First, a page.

Bicycling improves Parkinson's Disease

Interesting summary of recent research, summarized by The Atlantic:

It's commonly known that Parkinson's Disease is a chronic, progressive, disease of central nervous system that affects motor ability -- its recognizable early stages are characterized by shakiness and difficulty walking. No cure exists, which is why back in 2003, the best Dr. Jay Alberts of the Cleveland Clinic Lerner Research Institute rode a tandem bicycle across Iowa with a Parkinson's patient (to raise awareness). Unexpectedly, the patient showed improvements in her condition after the trip. In what now much be common lore at the Institute, Alberts attempted to explain the inexplicable by noticing that his own pace was faster than that of his partner, who was forced, by the cruel mechanics of tandem cycling, to pedal faster in order to keep up.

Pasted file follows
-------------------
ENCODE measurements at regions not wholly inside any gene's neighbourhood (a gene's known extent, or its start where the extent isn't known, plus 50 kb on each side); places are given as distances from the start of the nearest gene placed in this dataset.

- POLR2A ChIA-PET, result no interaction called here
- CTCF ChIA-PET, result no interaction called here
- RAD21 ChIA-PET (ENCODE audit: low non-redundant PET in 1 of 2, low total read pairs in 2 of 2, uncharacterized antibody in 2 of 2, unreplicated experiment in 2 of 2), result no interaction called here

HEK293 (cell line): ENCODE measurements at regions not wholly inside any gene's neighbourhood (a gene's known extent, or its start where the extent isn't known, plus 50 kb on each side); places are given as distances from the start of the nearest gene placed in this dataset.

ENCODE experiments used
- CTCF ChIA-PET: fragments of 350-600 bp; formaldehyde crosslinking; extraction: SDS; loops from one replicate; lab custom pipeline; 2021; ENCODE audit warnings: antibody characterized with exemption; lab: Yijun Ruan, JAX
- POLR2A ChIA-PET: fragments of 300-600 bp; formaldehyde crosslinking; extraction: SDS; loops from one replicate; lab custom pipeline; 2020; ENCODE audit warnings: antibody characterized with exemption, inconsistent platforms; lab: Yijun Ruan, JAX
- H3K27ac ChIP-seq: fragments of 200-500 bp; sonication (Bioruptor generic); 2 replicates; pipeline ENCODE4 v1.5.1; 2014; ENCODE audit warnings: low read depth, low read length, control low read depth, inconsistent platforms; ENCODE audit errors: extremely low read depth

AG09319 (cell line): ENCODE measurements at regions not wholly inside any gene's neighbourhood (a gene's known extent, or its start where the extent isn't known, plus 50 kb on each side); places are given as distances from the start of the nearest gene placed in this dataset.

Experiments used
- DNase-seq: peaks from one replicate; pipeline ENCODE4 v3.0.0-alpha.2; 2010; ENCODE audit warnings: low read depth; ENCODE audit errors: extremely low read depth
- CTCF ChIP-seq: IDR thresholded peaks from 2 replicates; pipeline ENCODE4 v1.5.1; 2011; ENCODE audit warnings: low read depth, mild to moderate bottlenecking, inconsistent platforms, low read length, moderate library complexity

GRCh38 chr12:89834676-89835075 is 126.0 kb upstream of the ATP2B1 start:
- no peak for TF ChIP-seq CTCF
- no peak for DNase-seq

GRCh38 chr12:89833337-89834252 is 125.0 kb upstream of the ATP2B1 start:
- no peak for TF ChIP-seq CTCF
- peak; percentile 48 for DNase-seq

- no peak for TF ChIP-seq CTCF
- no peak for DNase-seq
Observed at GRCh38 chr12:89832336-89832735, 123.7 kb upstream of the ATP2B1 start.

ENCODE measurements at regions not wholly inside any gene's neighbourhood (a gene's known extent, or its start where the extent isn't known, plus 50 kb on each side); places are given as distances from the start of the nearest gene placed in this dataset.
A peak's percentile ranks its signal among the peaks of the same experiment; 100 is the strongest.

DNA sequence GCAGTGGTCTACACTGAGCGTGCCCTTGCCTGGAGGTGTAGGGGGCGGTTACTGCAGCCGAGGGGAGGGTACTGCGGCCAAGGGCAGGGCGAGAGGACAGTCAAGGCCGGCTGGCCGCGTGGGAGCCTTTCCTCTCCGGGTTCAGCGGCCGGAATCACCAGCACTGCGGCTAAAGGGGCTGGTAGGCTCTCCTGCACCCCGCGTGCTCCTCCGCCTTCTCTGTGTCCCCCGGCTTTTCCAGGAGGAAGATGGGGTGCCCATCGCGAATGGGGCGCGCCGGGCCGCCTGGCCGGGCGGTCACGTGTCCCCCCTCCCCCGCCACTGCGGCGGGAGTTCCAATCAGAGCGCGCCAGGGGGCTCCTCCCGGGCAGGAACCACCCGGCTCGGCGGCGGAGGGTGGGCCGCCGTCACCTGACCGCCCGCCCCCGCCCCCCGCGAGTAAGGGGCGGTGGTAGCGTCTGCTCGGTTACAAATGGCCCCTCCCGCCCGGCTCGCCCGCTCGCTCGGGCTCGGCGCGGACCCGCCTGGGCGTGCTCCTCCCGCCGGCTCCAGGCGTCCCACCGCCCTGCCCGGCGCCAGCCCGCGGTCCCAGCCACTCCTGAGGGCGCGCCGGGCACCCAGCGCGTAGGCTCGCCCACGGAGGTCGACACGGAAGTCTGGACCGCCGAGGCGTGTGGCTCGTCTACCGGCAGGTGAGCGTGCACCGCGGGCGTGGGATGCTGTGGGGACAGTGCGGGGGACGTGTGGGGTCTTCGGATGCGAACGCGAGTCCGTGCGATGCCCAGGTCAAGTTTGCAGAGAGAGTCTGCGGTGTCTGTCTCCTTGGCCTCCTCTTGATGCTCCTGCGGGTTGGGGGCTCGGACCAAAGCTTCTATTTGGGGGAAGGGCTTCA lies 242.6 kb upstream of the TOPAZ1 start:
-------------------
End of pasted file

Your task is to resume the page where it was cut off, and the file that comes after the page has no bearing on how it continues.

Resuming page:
Researchers followed up by designing a study where Parkinson's patients rode stationary bicycles, some at their own chosen rate and some with an apparatus that forced them to pedal at a cadence higher than their chosen rate.  Those forced to pedal at a higher rate showed significant improvement compared with the control group.

The full text of the original article from the Radiological Society of North America is here.

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